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Pelosi Mulls Ethics Investigation Into Gaetz Sex Trafficking Scandal



House Speaker Nancy Pelosi (D-Calif.) suggested Thursday that the Ethics Committee will launch an investigation into allegations that Rep. Matt Gaetz (R-FL) engaged in sexual relations with an underaged girl, a case currently under investigation by the Justice Department.

During a press call on Thursday, Pelosi emphasized that if the allegations prove to be true, Gaetz would be subject to criminal penalties falling outside the jurisdiction of Congress to punish its own members, including efforts to strip transgressive lawmakers of committee assignments.

But citing the importance of maintaining “the integrity of the Congress,” Pelosi indicated that the Ethics panel could examine the allegations while the Department of Justice continues its probe.

Gaetz was thrown into the spotlight this week after The New York Times reported that the Justice Department is examining allegations that he carried on a sexual relationship several years ago with a girl who was 17 years old at the time.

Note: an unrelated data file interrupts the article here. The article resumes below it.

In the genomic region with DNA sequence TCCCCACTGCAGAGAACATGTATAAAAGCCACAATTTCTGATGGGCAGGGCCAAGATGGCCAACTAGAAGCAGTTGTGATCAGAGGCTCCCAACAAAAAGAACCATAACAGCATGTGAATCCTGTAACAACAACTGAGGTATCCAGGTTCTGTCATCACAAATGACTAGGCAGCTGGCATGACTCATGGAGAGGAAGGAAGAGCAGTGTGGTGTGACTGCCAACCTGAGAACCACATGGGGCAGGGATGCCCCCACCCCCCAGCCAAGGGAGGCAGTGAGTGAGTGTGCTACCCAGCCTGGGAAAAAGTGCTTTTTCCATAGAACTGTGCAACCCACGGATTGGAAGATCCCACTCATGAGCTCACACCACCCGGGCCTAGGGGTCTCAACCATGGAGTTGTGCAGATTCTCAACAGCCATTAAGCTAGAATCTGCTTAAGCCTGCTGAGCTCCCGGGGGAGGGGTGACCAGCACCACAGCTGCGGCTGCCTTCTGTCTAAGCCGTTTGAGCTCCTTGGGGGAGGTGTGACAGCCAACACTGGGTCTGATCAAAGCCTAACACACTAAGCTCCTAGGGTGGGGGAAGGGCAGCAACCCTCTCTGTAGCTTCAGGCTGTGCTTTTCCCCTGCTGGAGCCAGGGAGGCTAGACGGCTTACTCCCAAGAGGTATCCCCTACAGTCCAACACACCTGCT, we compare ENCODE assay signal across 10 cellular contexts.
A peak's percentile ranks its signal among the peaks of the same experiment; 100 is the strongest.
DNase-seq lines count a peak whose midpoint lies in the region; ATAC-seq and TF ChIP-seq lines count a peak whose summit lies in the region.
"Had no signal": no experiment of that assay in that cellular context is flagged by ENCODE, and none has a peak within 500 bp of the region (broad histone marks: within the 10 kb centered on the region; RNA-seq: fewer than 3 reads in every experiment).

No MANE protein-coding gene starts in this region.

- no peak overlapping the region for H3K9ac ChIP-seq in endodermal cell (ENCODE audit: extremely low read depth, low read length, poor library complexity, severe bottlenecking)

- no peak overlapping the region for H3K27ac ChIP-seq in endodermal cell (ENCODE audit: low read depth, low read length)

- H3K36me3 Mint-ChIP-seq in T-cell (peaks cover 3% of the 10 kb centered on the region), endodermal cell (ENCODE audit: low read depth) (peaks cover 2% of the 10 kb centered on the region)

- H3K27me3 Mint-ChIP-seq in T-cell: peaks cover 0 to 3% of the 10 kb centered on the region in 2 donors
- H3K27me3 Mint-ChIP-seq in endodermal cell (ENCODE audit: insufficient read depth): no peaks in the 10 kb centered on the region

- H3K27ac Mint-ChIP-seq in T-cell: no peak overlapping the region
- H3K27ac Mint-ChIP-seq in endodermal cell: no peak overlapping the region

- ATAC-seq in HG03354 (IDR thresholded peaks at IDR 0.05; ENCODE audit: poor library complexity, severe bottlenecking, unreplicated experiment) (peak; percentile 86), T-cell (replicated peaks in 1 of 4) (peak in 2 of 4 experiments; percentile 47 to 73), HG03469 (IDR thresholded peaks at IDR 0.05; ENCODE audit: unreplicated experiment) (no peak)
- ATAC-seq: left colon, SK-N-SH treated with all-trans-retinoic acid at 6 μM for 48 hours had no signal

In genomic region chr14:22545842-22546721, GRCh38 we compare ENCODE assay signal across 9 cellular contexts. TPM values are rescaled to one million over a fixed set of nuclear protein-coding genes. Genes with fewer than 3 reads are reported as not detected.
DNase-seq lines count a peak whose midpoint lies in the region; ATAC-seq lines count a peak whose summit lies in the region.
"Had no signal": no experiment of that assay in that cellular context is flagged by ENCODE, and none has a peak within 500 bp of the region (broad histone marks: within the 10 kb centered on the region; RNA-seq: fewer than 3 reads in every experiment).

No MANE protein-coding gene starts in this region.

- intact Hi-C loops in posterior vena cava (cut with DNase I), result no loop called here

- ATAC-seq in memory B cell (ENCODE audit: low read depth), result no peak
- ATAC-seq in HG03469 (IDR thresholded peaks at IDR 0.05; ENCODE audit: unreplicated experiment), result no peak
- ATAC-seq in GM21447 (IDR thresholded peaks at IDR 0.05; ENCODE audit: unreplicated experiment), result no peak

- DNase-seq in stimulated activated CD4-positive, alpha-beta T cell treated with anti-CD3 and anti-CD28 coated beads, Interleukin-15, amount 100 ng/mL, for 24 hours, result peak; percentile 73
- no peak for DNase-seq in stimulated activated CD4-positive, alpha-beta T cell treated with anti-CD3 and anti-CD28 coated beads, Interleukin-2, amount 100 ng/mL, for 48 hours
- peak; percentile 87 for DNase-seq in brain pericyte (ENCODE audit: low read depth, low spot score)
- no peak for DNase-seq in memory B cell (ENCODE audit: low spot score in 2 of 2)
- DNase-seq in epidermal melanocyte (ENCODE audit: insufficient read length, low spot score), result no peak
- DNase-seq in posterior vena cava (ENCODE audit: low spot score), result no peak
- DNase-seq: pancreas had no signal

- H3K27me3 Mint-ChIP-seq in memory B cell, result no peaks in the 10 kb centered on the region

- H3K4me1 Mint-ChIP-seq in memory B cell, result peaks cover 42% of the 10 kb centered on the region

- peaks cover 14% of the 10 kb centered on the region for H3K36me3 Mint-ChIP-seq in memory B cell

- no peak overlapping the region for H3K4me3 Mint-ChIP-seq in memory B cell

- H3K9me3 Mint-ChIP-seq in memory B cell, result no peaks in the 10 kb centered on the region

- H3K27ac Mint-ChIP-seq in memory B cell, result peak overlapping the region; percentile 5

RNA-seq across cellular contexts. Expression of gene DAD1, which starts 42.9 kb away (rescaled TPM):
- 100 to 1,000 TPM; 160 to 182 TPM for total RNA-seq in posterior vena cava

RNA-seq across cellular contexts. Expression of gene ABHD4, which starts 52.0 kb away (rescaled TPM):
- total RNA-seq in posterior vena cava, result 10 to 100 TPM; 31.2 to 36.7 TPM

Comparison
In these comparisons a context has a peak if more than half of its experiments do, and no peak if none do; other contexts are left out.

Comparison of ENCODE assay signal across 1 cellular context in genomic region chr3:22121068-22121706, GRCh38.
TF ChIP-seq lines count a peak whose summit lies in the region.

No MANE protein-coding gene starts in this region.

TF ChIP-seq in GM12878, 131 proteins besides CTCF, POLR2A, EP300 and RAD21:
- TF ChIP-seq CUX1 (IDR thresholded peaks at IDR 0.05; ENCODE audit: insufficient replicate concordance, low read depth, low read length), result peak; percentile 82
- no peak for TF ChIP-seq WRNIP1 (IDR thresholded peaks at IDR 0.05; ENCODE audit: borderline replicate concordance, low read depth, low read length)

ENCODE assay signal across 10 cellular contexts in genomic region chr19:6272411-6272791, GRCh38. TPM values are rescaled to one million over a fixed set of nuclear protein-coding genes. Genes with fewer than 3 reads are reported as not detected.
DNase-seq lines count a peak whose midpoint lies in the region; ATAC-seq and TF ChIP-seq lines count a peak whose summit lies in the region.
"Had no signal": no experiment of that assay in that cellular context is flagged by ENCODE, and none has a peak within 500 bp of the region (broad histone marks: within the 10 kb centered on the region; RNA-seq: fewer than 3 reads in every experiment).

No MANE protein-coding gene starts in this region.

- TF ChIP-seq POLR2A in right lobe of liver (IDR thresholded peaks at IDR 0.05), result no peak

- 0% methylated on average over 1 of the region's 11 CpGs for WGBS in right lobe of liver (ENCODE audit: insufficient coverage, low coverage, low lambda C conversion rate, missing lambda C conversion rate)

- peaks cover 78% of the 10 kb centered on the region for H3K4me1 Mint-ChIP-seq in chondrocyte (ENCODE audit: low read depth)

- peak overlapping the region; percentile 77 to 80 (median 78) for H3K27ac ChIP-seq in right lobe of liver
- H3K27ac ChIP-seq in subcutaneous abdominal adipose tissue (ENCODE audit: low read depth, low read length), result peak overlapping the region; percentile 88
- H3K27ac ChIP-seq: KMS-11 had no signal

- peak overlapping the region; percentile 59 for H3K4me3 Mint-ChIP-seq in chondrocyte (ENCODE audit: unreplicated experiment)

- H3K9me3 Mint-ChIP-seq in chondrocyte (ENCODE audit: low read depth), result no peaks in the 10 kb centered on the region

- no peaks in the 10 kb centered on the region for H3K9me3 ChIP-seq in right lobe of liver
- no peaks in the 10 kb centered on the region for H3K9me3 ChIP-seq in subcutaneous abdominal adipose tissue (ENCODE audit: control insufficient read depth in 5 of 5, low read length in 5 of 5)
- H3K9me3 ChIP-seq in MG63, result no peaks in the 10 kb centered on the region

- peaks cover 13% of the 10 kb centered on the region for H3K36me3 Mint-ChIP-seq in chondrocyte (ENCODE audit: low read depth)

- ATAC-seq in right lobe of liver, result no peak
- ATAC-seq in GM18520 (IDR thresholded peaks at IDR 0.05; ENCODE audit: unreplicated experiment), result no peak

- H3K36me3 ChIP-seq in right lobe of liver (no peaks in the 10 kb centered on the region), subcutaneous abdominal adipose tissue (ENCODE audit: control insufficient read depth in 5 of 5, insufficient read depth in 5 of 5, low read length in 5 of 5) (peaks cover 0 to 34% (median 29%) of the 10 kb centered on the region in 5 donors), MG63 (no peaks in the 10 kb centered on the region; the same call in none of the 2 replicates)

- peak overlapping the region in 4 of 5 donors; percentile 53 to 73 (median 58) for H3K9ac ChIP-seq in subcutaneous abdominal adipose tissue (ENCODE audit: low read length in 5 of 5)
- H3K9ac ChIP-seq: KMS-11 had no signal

As part of the probe, the Department of Justice (DOJ) is also seeking to establish if Gaetz violated federal sex trafficking laws by traveling with the girl across state lines.

Gaetz, a prominent ally of former President Trump and established star of conservative media, has denied the allegations vigorously, using Twitter and media interviews to proclaim his innocence.

In a bizarre twist, Gaetz released documents and screenshots that he says reveal the extraordinary plan of the alleged extortionists: They intended to use the $25 million, he says, to rescue Robert Levinson, a former FBI agent, from Iran, where he was captured in 2007.

Pelosi is not the only Democrat calling for an ethics probe into Gaetz’s conduct. Rep. Jim Clyburn (D-S.C.), the third-ranking House Democrat, said he’s hoping the matter is taken up by the Office of Congressional Ethics, an independent body that examines allegations of congressional misconduct and refers certain cases to the Ethics Committee.

“Someone needs to get to the bottom of all of this,” Clyburn told CNN on Wednesday.

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